State Gets Green Light To Overhaul Health Care Payment System
The Shumlin administration has won preliminary approval from the federal government to change the way health care providers are paid, from a system that reimburses for specific procedures to one that pays based on patient outcomes.
Administration officials say the goal is to both improve quality and slow the increase in health care costs.
Gov. Peter Shumlin says the current system has to be replaced.
"One reason that we spend more money than anyone else in the world on health care and have less good outcomes is because ‘fee for service’ drives an inefficient delivery system that doesn't put quality first," Shumlin said.
The new system is dubbed the Vermont All Payer Accountable Care Organization Model, or "all-payer" for short.
Green Mountain Care Board chairman Al Gobeille says the plan will reward providers for comprehensively addressing the needs of patients with chronic illnesses.
“Eighty-six cents on the dollar for chronic disease management and care is what's driving this conversation. That's what's eating up the dollars,” he said.
Officials say the state has a verbal agreement with the federal government – which controls a large portion of health care spending through Medicaid and Medicare – to change the payment system.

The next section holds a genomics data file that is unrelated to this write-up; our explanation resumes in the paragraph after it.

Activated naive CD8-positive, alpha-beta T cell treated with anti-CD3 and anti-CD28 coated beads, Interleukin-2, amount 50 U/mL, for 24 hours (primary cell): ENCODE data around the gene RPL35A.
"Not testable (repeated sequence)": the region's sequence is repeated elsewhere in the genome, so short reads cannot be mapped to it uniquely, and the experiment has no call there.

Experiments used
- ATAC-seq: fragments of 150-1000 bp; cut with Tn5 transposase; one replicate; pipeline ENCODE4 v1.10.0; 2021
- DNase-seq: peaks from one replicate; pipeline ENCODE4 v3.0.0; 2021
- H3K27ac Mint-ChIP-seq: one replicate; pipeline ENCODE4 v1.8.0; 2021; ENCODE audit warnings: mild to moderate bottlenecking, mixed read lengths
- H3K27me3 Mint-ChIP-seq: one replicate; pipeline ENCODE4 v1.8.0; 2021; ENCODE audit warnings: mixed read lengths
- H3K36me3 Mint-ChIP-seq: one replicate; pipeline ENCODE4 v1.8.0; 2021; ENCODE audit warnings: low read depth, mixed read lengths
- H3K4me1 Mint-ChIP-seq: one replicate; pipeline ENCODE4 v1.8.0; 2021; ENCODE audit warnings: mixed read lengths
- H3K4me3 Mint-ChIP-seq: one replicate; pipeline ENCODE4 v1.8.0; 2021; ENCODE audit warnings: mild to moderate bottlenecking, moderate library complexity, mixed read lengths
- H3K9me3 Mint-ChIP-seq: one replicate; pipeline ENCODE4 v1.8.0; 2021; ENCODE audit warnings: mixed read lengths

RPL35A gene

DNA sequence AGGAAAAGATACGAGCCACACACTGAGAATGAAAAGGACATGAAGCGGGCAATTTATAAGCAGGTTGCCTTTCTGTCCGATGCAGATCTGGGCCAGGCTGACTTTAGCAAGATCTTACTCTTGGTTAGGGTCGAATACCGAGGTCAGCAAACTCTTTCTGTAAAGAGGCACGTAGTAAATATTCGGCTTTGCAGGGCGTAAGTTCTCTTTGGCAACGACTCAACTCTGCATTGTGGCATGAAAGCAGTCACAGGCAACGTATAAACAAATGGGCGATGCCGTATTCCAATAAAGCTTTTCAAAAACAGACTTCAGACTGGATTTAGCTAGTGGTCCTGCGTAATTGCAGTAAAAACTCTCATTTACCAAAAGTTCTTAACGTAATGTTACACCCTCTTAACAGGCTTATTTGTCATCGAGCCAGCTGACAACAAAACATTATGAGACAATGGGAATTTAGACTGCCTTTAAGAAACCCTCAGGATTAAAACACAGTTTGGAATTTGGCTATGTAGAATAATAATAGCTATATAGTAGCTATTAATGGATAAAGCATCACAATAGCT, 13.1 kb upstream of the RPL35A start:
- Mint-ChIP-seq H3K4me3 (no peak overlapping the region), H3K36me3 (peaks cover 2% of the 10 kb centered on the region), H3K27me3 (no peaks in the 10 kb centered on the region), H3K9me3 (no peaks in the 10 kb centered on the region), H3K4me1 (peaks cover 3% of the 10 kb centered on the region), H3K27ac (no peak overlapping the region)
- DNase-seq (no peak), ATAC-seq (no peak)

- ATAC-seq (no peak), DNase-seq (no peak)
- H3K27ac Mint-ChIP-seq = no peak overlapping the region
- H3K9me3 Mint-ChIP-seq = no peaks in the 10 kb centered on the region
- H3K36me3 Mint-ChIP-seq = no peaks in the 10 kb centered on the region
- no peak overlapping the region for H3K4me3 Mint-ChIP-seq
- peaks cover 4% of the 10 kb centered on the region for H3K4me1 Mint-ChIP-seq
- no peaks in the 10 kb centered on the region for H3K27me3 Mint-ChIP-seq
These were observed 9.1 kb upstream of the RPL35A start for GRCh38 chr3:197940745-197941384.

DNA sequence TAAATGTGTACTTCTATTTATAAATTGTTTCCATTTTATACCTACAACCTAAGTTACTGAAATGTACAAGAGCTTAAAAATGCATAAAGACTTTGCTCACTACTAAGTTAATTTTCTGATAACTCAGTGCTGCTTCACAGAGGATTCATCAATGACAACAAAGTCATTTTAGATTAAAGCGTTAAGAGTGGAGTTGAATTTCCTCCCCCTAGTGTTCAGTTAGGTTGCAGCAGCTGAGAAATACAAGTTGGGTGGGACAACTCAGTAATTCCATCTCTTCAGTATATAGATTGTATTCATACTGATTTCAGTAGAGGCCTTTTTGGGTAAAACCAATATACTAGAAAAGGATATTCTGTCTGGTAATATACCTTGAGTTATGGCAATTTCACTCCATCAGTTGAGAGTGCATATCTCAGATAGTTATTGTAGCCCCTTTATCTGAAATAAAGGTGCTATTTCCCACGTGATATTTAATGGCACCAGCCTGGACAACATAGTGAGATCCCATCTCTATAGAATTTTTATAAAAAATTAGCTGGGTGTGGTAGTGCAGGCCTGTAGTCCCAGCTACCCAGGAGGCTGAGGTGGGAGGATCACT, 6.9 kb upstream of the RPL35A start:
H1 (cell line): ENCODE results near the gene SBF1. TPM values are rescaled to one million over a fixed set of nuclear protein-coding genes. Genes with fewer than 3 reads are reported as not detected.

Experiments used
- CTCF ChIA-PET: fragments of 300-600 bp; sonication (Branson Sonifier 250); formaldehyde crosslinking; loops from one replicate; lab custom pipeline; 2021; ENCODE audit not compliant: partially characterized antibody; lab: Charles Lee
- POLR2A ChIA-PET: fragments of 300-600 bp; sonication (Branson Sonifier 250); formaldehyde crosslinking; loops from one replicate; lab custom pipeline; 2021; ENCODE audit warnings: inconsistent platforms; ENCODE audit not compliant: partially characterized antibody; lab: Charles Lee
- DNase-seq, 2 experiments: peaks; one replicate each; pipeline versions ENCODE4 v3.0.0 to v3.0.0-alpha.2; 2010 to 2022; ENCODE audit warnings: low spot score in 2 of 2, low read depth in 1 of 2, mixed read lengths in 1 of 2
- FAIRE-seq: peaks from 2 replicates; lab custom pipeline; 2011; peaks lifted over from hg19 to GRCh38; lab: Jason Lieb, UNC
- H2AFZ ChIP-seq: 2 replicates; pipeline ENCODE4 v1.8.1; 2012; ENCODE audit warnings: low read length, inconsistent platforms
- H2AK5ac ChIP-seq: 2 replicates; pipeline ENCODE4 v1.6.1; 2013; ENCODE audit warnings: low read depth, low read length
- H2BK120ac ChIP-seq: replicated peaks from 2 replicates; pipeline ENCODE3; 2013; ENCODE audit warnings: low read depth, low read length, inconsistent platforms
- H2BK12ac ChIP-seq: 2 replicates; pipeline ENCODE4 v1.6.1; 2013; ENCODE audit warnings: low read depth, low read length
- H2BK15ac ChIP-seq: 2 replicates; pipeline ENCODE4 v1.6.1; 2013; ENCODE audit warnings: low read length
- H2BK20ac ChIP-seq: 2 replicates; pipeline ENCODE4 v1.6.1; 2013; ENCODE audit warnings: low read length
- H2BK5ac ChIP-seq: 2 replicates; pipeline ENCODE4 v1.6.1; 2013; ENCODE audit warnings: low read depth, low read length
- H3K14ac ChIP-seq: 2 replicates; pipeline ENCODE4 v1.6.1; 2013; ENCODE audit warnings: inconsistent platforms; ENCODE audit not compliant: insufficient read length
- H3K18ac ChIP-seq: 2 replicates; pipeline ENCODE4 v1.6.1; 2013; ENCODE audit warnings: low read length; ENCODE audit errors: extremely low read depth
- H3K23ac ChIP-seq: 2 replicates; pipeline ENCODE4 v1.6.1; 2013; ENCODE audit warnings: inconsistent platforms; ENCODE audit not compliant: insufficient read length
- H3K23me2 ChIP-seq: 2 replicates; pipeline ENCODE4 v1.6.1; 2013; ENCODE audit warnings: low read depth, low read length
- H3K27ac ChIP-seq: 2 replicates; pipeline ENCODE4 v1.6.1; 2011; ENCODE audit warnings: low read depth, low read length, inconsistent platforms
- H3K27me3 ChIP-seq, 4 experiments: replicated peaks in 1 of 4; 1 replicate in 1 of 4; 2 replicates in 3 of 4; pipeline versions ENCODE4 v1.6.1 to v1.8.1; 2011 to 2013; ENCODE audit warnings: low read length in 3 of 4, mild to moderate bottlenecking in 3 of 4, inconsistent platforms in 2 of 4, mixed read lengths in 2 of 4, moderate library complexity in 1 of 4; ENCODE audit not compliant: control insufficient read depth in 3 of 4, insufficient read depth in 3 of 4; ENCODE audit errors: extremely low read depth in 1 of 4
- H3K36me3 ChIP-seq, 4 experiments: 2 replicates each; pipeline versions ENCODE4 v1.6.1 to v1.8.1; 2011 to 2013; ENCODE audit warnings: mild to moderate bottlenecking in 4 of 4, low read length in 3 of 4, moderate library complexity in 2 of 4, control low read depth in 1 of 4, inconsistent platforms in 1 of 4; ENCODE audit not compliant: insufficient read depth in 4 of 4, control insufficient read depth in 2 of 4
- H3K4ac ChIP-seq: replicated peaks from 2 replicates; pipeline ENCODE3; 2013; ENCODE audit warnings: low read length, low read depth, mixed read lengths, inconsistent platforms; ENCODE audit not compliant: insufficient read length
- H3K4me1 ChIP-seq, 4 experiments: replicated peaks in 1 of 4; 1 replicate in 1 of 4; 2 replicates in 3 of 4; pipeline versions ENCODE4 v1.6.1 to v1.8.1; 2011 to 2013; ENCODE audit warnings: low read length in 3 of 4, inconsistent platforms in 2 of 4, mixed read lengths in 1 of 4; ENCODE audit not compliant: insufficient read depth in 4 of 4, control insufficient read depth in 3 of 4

They say that under federal law, Medicare benefits will not change under all-payer. Medicare patients would still be able to choose their health care providers, for example.
The Green Mountain Care Board will hold public hearings on this plan over the next few weeks.
The current public hearing schedule is as follows:
- Monday, Oct. 3, 5:30-7:30 p.m. Montshire Museum of Science, One Montshire Road, Norwich (Nonprofit Community Room)
- Thursday, Oct. 6, 4-6 p.m. University of Vermont Recital Hall, 384 South Prospect St., Burlington
- Tuesday, Oct. 11, 4-6 p.m. CVPS/Leahy Community Health Education Center, Rutland Regional Medical Center, 160 Allen Street, Rutland